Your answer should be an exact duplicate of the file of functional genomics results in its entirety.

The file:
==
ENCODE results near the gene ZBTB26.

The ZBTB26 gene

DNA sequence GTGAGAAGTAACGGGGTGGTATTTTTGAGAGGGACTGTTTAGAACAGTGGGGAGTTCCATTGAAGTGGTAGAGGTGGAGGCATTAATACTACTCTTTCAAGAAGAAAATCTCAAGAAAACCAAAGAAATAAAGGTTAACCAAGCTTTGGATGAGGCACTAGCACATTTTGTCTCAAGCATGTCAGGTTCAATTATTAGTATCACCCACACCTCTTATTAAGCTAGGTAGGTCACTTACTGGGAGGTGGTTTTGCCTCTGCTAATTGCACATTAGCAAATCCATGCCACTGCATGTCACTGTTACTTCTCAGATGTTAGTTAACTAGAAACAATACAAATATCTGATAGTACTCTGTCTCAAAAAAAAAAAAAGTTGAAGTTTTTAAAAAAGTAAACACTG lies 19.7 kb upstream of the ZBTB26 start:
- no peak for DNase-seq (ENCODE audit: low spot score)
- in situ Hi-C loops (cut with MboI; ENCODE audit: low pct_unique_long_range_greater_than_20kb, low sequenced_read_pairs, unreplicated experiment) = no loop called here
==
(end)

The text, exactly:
ENCODE results near the gene ZBTB26.

The ZBTB26 gene

DNA sequence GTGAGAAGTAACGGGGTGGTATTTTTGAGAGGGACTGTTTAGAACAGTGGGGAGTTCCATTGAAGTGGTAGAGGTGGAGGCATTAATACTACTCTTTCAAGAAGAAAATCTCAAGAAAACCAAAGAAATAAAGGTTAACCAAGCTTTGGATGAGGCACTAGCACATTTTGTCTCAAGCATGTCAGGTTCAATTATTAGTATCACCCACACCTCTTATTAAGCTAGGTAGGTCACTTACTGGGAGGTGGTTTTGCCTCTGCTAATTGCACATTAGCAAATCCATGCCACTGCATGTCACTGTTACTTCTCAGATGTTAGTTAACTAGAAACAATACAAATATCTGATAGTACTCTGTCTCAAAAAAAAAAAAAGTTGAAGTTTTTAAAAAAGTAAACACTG lies 19.7 kb upstream of the ZBTB26 start:
- no peak for DNase-seq (ENCODE audit: low spot score)
- in situ Hi-C loops (cut with MboI; ENCODE audit: low pct_unique_long_range_greater_than_20kb, low sequenced_read_pairs, unreplicated experiment) = no loop called here